“Any guy that we hit, he asked to be hit.”
A singer (Stuart Whitman) and his wife (May Britt) find themselves terrorized by a hitman (Peter Falk) working for an infamous New York City crime syndicate.
Based on the real-life crime syndicate dubbed “Murder, Inc.” by the press, this historical “expose” is primarily notable as a breakthrough film for Peter Falk, who completely steals the show as notorious hitman-turned-stool-pigeon Abe Reles. Whenever Falk is in the picture (which is most of the first half of the movie), the story hums along, as we watch in trepidation to see what will happen next to his unwitting victims — the perennially frightened Stuart Whitman and his foolishly outspoken wife (Britt). Unfortunately, the second half of the movie — in which police diligently work to topple the syndicate, and crime boss “Lepke” Buchalter (David J. Stewart) makes a fatal mistake — moves slowly, ultimately feeling more didactic than thrilling. Yet the film remains worth a look at least once, simply for its fine performances throughout (especially by Falk).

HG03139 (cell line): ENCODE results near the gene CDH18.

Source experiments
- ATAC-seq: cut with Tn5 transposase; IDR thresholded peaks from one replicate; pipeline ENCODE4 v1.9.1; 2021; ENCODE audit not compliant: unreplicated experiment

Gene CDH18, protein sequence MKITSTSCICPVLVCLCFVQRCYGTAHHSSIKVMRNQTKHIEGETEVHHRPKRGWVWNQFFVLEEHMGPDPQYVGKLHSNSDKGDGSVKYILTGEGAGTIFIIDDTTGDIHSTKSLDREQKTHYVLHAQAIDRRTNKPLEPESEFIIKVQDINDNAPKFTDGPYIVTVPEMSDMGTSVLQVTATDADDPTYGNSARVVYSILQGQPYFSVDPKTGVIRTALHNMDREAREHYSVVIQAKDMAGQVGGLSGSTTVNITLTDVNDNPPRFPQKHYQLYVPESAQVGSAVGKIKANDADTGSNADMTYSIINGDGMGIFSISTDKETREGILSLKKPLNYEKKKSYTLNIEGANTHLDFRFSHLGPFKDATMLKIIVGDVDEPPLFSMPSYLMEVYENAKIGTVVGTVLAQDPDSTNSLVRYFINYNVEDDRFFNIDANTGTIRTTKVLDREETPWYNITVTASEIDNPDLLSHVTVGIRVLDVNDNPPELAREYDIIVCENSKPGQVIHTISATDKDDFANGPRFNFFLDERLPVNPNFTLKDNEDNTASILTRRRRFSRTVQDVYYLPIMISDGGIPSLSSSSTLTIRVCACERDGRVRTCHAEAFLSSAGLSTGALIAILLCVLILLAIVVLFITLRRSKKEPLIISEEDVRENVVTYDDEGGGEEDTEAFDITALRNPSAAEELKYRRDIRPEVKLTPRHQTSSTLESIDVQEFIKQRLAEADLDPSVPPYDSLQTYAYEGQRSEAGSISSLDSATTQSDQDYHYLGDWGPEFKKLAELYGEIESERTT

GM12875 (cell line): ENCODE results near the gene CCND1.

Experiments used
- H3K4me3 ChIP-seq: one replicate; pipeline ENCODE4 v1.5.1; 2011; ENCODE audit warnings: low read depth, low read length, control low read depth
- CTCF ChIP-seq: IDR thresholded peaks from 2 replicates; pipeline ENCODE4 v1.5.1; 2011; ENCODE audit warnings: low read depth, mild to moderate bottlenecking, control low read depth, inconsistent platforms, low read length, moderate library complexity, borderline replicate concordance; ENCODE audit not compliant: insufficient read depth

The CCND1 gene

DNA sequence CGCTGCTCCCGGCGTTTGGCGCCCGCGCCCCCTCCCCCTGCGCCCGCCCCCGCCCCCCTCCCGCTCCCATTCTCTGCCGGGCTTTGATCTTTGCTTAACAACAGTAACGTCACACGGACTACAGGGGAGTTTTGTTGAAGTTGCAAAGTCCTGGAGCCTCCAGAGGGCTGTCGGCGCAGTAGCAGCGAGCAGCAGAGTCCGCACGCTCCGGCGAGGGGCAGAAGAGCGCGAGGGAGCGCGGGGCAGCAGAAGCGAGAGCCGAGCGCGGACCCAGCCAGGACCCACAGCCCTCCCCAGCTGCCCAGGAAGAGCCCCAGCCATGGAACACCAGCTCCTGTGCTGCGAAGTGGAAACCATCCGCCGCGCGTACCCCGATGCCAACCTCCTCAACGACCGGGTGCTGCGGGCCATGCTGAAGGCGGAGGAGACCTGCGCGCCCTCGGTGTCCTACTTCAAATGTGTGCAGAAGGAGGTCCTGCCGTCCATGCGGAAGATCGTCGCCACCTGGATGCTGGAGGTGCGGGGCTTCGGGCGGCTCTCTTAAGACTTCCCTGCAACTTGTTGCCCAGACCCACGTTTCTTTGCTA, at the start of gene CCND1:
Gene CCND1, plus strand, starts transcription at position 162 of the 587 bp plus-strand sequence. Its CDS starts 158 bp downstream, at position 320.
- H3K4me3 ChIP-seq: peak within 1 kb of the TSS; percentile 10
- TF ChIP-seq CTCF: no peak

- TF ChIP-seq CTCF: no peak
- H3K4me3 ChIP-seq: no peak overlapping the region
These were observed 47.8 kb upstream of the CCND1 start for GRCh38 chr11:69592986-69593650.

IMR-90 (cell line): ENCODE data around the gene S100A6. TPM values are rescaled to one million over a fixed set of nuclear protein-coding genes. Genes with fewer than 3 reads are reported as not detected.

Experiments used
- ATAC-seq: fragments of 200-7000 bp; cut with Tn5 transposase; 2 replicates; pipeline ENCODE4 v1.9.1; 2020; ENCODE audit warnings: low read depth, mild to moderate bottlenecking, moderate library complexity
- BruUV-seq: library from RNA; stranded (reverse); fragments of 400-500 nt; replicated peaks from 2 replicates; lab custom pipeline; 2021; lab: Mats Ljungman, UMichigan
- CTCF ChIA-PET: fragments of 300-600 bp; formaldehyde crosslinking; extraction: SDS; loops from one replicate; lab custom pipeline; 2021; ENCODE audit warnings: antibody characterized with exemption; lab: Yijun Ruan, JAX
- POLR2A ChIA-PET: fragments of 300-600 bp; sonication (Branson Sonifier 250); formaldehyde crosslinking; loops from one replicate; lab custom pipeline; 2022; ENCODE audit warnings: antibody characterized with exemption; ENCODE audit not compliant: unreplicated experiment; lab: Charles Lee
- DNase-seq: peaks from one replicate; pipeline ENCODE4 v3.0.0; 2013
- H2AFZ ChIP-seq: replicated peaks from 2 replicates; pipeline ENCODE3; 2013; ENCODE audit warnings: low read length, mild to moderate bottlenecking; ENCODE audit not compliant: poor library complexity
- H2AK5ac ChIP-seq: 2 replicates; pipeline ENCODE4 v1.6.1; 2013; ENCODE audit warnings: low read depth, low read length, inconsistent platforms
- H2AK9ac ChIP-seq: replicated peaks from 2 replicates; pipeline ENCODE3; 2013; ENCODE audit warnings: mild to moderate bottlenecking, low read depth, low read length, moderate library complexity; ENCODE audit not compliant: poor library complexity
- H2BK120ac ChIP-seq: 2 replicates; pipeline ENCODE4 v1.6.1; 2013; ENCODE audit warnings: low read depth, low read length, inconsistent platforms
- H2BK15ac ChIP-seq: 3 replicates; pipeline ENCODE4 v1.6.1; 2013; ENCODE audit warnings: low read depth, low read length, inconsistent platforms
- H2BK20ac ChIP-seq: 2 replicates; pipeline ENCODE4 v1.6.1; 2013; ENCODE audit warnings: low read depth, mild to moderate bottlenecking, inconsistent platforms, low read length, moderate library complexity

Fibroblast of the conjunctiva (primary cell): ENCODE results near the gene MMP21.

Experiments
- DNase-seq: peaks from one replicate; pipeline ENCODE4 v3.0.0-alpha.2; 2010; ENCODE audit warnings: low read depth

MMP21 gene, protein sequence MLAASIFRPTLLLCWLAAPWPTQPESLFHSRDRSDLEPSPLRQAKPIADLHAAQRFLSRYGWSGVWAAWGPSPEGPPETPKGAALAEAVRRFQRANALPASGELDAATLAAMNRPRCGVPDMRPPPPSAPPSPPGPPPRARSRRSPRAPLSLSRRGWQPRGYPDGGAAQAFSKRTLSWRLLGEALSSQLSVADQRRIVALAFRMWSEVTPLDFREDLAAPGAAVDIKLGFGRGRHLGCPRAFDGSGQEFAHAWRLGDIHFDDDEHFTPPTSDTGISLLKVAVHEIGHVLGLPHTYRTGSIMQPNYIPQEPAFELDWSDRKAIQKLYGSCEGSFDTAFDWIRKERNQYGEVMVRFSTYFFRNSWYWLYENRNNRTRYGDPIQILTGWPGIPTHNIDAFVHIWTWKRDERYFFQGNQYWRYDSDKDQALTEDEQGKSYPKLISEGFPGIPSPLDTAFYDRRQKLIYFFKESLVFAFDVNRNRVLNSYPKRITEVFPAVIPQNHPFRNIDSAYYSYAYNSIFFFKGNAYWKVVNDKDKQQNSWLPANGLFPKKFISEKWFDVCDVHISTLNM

Redeeming Qualities and Moments:
- Peter Falk as Abe Reles
- Fine supporting performances
No, but it’s definitely worth a look simply for Falk’s standout, Oscar-nominated performance.
Posted on February 27th, 2010 by admin
Filed under: Original Reviews